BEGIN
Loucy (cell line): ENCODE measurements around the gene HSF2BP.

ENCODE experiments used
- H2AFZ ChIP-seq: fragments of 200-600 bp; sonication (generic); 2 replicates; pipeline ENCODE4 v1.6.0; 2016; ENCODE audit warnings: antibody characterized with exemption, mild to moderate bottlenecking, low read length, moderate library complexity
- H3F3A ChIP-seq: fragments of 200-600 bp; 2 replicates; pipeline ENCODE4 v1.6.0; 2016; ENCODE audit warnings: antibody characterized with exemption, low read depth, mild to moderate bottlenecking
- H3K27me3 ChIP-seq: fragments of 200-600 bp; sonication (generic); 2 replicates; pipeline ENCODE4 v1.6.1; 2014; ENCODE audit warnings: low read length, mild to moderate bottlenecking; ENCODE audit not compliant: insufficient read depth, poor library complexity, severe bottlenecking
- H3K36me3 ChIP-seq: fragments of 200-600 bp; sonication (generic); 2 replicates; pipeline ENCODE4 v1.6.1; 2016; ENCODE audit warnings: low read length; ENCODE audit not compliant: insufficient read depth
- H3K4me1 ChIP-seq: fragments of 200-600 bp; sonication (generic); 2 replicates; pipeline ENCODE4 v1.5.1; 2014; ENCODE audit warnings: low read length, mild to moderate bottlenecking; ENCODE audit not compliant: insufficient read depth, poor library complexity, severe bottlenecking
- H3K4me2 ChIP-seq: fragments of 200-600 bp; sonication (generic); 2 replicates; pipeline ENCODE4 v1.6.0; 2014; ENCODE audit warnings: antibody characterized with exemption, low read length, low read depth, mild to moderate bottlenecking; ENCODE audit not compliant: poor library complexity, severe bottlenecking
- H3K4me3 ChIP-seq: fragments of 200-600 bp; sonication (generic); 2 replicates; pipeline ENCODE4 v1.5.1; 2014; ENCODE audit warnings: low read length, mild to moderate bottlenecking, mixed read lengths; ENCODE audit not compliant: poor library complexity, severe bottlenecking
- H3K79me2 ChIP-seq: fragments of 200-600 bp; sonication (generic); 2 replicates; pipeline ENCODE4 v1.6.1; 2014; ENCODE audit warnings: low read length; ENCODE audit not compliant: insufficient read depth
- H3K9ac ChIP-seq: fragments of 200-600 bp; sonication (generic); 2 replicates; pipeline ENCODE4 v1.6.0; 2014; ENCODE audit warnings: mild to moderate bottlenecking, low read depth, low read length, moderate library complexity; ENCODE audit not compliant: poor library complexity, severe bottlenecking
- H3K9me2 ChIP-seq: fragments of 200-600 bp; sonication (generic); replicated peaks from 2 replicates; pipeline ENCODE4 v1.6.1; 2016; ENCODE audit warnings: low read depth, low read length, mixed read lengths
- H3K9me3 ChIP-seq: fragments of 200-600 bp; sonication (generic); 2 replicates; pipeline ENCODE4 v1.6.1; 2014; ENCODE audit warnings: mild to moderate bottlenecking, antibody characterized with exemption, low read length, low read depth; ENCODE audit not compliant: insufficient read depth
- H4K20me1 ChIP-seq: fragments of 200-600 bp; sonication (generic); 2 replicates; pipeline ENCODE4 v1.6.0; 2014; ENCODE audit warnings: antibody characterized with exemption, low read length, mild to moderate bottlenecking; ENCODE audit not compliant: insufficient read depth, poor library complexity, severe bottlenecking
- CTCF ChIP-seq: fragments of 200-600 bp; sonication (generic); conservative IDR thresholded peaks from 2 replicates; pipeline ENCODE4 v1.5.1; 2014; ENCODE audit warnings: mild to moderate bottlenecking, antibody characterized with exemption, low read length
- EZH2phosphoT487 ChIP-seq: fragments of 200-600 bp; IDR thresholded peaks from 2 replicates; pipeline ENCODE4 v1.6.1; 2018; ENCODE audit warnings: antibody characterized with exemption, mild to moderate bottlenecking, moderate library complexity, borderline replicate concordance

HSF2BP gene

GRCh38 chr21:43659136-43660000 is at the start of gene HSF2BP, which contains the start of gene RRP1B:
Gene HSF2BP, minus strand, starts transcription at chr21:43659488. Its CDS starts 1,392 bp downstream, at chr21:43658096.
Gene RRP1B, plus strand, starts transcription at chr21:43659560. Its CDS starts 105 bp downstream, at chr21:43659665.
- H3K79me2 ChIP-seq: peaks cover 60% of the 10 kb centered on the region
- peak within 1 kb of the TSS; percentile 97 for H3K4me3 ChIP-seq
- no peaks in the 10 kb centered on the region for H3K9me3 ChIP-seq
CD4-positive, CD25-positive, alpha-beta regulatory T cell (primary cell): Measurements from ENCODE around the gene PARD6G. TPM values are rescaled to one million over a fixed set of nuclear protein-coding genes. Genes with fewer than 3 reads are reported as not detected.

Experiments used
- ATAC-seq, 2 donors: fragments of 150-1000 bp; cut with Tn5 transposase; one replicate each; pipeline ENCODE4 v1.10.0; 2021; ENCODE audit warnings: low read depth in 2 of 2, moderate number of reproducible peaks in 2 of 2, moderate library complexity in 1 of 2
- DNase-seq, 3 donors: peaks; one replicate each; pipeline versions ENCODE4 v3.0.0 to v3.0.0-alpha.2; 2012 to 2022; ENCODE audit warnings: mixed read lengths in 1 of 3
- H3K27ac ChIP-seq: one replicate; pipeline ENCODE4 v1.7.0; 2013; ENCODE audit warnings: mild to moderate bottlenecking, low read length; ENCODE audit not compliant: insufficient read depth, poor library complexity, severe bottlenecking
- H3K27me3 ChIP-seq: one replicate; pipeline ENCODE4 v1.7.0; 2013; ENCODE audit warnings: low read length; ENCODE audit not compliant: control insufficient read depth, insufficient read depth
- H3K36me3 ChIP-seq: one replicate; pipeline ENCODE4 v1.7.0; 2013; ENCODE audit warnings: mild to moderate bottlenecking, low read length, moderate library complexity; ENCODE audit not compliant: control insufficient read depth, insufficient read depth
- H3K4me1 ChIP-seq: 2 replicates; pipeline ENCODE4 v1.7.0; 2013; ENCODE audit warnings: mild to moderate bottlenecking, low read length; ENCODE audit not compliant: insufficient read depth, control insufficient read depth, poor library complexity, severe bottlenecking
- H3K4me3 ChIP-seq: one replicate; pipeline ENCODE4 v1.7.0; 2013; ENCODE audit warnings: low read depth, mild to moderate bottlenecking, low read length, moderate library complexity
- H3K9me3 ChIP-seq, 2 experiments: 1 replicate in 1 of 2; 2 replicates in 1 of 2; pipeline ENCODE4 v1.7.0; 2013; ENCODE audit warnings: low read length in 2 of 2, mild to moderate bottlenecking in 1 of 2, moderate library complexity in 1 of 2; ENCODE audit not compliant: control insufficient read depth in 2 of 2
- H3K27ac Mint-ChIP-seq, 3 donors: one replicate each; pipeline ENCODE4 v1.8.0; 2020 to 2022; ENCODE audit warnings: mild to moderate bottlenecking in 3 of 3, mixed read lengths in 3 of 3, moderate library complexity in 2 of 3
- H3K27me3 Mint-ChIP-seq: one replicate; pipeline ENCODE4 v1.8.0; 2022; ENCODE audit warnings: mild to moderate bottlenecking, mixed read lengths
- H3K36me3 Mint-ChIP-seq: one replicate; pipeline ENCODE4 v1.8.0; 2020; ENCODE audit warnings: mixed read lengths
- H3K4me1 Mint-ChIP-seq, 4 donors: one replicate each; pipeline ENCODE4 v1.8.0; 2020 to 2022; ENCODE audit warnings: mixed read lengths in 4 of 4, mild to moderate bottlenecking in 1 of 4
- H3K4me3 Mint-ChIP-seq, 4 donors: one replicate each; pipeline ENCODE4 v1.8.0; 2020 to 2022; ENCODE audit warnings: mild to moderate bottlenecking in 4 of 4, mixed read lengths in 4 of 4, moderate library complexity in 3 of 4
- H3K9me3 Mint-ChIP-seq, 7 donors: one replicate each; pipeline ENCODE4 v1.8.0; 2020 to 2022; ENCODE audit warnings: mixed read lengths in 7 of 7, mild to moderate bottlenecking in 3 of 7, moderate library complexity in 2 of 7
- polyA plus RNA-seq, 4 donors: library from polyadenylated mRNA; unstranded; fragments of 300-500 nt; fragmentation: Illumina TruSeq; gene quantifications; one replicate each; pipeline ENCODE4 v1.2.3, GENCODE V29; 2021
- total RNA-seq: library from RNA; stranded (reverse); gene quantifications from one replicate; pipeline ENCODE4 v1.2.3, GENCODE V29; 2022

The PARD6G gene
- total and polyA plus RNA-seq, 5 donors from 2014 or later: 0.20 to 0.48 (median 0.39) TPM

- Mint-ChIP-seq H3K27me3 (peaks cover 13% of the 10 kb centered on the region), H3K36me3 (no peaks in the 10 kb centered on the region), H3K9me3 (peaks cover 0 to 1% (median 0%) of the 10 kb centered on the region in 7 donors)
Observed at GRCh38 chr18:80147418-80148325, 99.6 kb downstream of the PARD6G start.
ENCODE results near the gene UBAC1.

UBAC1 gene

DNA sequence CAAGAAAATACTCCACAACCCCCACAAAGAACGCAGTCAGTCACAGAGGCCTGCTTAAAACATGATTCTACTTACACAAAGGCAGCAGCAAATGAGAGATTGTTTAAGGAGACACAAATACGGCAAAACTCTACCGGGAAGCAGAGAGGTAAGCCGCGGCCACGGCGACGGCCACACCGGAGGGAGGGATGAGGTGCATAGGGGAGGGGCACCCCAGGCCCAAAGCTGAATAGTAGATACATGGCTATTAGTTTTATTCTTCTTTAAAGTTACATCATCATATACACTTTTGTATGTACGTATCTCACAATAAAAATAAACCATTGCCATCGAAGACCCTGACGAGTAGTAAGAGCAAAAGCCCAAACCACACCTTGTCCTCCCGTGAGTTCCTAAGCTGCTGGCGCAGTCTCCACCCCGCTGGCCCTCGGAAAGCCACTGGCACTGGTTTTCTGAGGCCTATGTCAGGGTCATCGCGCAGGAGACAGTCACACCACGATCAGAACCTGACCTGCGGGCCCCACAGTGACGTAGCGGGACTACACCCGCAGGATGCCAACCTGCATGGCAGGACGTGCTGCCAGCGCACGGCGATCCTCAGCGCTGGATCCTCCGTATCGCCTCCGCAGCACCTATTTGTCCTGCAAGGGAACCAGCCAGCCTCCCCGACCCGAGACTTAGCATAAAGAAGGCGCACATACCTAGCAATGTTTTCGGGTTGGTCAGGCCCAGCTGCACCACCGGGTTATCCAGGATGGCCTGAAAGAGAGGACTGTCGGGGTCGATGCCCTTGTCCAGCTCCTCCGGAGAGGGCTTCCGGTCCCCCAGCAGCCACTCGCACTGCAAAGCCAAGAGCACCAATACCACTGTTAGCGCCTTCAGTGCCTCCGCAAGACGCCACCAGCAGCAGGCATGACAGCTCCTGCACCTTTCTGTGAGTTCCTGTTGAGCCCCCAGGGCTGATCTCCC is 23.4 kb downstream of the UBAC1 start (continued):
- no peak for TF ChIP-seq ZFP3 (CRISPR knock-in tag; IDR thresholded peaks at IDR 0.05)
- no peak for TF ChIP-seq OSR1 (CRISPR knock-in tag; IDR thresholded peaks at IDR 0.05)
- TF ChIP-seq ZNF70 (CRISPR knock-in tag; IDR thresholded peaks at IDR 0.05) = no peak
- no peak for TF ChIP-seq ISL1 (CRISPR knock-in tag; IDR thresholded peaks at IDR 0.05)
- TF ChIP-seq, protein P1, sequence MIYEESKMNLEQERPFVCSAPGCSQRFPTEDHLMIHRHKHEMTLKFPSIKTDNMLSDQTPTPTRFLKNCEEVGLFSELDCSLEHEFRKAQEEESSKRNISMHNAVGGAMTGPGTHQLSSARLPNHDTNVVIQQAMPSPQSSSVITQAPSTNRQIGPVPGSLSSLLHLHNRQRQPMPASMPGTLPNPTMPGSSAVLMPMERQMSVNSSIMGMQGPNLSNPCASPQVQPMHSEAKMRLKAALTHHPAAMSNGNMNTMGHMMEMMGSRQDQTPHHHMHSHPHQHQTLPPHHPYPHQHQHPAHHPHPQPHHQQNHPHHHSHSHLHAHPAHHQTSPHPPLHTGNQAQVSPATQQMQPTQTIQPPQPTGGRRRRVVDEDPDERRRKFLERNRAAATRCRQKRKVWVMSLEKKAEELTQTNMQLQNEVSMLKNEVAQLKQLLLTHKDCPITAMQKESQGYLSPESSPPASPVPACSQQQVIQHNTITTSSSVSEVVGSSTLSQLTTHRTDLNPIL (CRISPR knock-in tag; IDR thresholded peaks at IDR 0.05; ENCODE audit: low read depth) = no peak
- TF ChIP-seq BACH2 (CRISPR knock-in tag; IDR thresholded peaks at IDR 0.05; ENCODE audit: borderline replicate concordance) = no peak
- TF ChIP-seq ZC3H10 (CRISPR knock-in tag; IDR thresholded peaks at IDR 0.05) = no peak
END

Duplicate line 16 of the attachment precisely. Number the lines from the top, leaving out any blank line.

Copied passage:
- EZH2phosphoT487 ChIP-seq: fragments of 200-600 bp; IDR thresholded peaks from 2 replicates; pipeline ENCODE4 v1.6.1; 2018; ENCODE audit warnings: antibody characterized with exemption, mild to moderate bottlenecking, moderate library complexity, borderline replicate concordance